Remove “Options” Extension Virus
To try and remove “Options” Extension quickly you can try this:
- Go to your browser’s settings and select More Tools (or Add-ons, depending on your browser).
- Then click on the Extensions tab.
- Look for the “Options” Extension extension (as well as any other unfamiliar ones).
- Remove “Options” Extension by clicking on the Trash Bin icon next to its name.
- Confirm and get rid of “Options” Extension and any other suspicious items.
If this does not work as described please follow our more detailed “Options” Extension removal guide below.
If you have a Windows virus, continue with the guide below.
If you have a Mac virus, please use our How to remove Ads on Mac guide.
If you have an Android virus, please use our Android Malware Removal guide.
If you have an iPhone virus, please use our iPhone Virus Removal guide
Some of the steps will likely require you to exit the page. Bookmark it for later reference.
Reboot in Safe Mode (use this guide if you don’t know how to do it).
WARNING! READ CAREFULLY BEFORE PROCEEDING!
Press CTRL + SHIFT + ESC at the same time and go to the Processes Tab (the “Details” Tab on Win 8 and 10). Try to determine which processes are dangerous.
Right click on each of them and select Open File Location. Then scan the files with our free online virus scanner:
After you open their folder, end the processes that are infected, then delete their folders.
Note: If you are sure something is part of the infection – delete it, even if the scanner doesn’t flag it. No anti-virus program can detect all infections.
Hold together the Start Key and R. Type appwiz.cpl –> OK.
You are now in the Control Panel. Look for suspicious entries. Uninstall it/them.
Type msconfig in the search field and hit enter. A window will pop-up:
Startup —> Uncheck entries that have “Unknown” as Manufacturer or otherwise look suspicious.
Hold the Start Key and R – copy + paste the following and click OK:
A new file will open. If you are hacked, there will be a bunch of other IPs connected to you at the bottom. Look at the image below:
If there are suspicious IPs below “Localhost” – write to us in the comments.
Open the start menu and search for Network Connections (On Windows 10 you just write it after clicking the Windows button), press enter.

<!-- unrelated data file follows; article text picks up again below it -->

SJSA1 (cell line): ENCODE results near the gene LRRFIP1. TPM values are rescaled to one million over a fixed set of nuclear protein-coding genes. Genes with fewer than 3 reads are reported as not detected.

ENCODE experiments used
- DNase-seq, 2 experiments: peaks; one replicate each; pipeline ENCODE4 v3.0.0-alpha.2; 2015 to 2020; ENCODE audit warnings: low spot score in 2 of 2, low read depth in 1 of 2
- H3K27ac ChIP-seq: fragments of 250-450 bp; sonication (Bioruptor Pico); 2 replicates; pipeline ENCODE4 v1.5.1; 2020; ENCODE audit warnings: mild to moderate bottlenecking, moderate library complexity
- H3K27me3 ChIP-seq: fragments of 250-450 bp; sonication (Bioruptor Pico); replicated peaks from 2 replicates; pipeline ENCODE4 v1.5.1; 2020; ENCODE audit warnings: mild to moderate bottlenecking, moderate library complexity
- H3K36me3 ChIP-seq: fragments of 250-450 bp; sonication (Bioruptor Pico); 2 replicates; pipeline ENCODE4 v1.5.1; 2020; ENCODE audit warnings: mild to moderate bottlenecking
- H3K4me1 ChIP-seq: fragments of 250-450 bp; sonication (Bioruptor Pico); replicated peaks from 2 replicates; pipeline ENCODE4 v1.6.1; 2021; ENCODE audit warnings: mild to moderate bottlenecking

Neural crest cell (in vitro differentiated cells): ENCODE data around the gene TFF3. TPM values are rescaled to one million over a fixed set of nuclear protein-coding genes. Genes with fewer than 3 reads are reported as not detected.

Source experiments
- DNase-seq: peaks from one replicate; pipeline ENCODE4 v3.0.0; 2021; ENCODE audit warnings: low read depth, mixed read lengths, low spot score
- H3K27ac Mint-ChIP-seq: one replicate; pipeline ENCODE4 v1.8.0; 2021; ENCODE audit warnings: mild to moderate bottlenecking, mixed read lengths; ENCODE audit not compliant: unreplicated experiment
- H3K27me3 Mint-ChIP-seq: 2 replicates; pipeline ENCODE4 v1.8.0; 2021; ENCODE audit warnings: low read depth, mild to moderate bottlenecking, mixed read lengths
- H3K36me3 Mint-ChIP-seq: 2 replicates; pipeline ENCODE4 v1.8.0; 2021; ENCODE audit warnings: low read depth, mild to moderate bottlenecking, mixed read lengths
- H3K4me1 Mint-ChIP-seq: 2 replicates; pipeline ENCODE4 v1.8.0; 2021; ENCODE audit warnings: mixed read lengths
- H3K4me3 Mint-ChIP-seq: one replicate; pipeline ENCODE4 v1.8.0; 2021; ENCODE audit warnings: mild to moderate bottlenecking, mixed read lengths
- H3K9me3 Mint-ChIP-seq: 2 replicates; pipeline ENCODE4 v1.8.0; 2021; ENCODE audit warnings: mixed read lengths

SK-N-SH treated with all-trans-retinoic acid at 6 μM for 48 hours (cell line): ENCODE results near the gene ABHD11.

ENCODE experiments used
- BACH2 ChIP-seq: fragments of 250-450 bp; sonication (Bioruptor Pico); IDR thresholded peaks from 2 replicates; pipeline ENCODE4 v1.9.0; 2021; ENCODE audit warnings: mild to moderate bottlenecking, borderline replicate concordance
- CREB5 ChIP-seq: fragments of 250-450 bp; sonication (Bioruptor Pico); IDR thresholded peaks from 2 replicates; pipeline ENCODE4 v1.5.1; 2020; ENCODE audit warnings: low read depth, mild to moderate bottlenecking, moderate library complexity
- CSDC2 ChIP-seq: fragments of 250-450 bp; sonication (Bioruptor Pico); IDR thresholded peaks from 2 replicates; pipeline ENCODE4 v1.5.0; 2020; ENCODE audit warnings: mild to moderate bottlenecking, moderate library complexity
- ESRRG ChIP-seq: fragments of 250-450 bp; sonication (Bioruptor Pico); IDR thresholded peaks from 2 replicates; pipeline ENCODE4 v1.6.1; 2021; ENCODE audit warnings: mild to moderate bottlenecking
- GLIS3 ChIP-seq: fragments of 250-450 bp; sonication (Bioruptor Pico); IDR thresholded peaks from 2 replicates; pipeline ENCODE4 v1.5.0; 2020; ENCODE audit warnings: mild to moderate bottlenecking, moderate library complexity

- Right-click on the Network Adapter you are using —> Properties —> Internet Protocol Version 4 (ICP/IP), click Properties.
- The DNS line should be set to Obtain DNS server automatically. If it is not, set it yourself.
- Click on Advanced —> the DNS tab. Remove everything here (if there is something) —> OK.
- After you complete this step, the threat will be gone from your browsers. Finish the next step as well or it may reappear on a system reboot.
Right click on the browser’s shortcut —> Properties.
NOTE: We are showing Google Chrome, but you can do this for Firefox and IE (or Edge).
Properties —–> Shortcut. In Target, remove everything after .exe.
Open IE, click
Find the threat —> Disable. Go to
Open Firefox, click
Close Chrome. Navigate to:
C:/Users/!!!!USER NAME!!!!/AppData/Local/Google/Chrome/User Data. There is a Folder called “Default” inside:
Rename it to Backup Default. Restart Chrome.
Type Regedit in the windows search field and press Enter.
Inside, press CTRL and F together and type the threat’s Name. Right click and delete any entries you find with a similar name. If they don’t show up this way, go manually to these directories and delete/uninstall them:
- HKEY_CURRENT_USER—-Software—–Random Directory. It could be any one of them – ask us if you can’t discern which ones are malicious.
HKEY_CURRENT_USER—-Software—Microsoft—Internet Explorer—-Main—- Random
If the guide doesn’t help, download the anti-virus program we recommended or try our free online virus scanner. Also, you can always ask us in the comments for help!